Oops. I forgot to bitch about gas.

While filling up my Honda with $40 worth of gas, I was suddenly reminded how we have completely forgotten to bitch about fuel prices.

Which reminds me: Who in the hell watches Becker? I see promos for it on WGN all the time. How did Becker get a syndication deal? Who says, “Hey, I got to get home in time to watch Becker!” I mean, come on! Becker?

That’s what I was thinking as I watched the fuel pump briskly pass the $40 mark. Yesterday, I noted that CNN predicts that gas will become even more costly. Get ready for $4 a gallon. And yet, no outrage.

Meanwhile, the fuel industry announces record profits. I guess somebody figured out that if you raise prices, you increase your bottom line. See, I always thought that prices increased as a result of corporate cost. Not so, I guess. Congratulations, Exxon shareholders. Somebody cracked the formula for riches.

“Ha ha ha ha ha ha ha (breath) ha ha ha ha ha ha heh hah”

Imagine if the milk industry followed the same model. What if, for whatever reason, the cost to produce milk increased. So the milk farmers sell their milk at a higher price. Then milk distributers, like Coleman, pass that cost onto us, the milk-chugging consumer. We pay the the price because, well, Rice Krispies don’t crackle by themselves. And besides, it’s not Coleman’s fault that milk production costs are at a record high.

And then, imagine grinning Coleman executives announcing record profits.

That’s exactly what Exxon did last year. I loved the press release. Exxon claimed that the record profit was not the result of increasing the price of gas, but because they “streamlined their processes.” Bastards. They streamlined the process by adding bigger numbers to the price.

Everybody should do it. If a Pontiac Sunfire retails at $16,999, why not sell it for $50,999 instead? Seems like an obvious move for job-slashing Detroit, no? All you have to do is reprint some sales signs, and you can pass that cost to the consumer, too. We won’t complain. And if we do, just explain that the manufacturing costs for plastic hubcaps have skyrocketed. We understand. Later, you can pass off the record-breaking profits as a result of “synergized efficiency,” or some other bullshit none of us understands. You might have to suppress more skeptical nay-sayers with allusions to patriotism.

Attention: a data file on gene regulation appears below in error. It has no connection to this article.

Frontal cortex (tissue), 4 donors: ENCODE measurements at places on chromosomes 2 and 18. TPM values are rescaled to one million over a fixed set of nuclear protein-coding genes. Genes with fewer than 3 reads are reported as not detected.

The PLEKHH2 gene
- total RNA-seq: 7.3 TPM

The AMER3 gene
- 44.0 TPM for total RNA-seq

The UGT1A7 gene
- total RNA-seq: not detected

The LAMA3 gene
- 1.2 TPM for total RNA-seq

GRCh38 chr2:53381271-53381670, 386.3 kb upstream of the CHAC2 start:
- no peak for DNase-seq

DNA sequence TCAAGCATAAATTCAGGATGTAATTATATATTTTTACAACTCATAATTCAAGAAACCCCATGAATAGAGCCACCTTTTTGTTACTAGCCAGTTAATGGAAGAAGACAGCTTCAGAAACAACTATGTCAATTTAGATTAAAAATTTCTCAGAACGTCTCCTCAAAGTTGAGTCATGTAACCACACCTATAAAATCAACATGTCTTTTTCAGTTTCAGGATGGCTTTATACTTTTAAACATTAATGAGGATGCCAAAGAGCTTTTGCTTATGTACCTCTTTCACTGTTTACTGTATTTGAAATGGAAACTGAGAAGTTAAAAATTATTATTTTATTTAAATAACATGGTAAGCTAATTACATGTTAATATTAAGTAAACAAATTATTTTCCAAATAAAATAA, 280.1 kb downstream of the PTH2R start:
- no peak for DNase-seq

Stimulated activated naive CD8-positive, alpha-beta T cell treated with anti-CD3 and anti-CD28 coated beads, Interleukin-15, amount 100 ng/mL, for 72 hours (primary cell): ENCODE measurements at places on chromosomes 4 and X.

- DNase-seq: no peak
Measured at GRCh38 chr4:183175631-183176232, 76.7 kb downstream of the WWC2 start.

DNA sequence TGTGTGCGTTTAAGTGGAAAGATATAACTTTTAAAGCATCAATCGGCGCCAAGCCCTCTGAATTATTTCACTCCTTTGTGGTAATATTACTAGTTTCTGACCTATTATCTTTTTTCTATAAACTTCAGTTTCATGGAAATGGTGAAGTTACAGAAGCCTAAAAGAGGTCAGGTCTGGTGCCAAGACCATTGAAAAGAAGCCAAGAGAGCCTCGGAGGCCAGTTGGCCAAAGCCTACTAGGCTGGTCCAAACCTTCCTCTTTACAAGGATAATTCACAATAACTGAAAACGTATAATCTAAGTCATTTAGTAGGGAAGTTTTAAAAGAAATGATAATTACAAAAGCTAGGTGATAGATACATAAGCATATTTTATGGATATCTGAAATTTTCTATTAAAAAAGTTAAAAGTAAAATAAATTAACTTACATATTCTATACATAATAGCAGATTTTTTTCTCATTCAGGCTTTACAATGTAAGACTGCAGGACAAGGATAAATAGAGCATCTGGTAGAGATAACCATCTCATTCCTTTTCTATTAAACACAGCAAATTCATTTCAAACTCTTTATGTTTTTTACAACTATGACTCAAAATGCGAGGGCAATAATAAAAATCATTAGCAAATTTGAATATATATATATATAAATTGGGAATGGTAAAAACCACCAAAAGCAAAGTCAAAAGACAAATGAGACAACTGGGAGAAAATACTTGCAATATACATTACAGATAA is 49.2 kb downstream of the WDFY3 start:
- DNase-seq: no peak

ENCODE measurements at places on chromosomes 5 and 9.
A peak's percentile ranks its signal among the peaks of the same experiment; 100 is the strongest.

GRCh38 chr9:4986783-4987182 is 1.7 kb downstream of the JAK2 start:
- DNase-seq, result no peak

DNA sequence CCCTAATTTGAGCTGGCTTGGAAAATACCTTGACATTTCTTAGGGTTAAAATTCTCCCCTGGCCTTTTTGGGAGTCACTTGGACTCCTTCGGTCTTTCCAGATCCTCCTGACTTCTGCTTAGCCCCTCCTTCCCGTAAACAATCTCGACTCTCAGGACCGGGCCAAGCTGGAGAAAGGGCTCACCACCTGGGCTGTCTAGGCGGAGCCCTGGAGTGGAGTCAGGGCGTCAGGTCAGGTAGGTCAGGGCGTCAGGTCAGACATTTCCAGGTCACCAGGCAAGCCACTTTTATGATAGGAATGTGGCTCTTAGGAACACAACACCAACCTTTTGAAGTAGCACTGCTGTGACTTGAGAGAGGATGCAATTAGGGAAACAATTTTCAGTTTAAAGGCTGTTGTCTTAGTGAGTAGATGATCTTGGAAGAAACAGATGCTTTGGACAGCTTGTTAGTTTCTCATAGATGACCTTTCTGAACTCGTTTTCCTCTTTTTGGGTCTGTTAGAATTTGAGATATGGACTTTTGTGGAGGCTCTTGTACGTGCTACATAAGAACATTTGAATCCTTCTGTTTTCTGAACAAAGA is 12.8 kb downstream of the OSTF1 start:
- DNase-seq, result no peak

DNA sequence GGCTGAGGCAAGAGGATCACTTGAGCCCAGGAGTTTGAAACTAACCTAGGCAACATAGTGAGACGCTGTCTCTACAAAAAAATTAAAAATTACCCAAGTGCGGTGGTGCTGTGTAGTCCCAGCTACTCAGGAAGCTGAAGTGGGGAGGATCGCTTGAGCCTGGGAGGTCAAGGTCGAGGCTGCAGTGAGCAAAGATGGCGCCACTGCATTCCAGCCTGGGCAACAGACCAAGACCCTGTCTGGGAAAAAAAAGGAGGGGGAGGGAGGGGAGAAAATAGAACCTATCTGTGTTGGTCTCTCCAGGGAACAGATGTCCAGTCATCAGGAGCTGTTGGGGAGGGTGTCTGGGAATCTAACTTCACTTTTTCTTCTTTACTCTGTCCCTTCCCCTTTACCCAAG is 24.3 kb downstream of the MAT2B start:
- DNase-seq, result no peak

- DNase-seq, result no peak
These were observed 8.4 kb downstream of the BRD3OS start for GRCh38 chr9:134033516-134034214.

$60,000

Next time my paycheck is dropped onto my desk, I’m tossing it back and announcing, “Rates have increased, my friend.” See, the cost of me thinking of stupid headlines for stupider products has gone up. Blame the war in Iraq. So if you want more work from me, it’ll cost you an additional zero. Don’t complain. We’re in war economy! Just pass the increase down to our clients, who don’t know their ass from their elbows anyway.

Aside from The Angry Czeck, no one else seems alarmed that $4 a gallon is on the horizon. We’re the land of the wealthy, after all. Except if you’re poor. Then $4 a gallon might as well be $50. But then, we don’t care about the poor anyway.

Right now, I have a handsome view of traffic at the intersection of Cantrell and Markham. Every other car is an SUV. Maybe that’s why we don’t care. We know that, all things being unequal, high gas prices is the punishment for saying “Fuck You” to reasonable fuel consumption.

“Ha ha ha ha ha ha ha (breath) Ha ha ha ha ha ha”

Some years ago, a coworker of mine demanded that we all boycott gas stations for a day to protest high fuel costs (back when gas was encroaching a whole two buck per gallon). This woman drove the biggest truck at the agency. One of those monstrosities that gets about nine to a gallon. Instead of forcing gas-station owners out of business, I recommended that we ride bicycles to work instead. Which turned out to be an unpopular suggestion, probably because it sounds too Chinese.

We’re not protesting high fuel prices because we believe we had it coming. That’s the only explanation I can come up with. Maybe when gas hits $10 a gallon, we’ll groan.

Meanwhile, I recommend alleviating your gas costs by investing more cash in Exxon.

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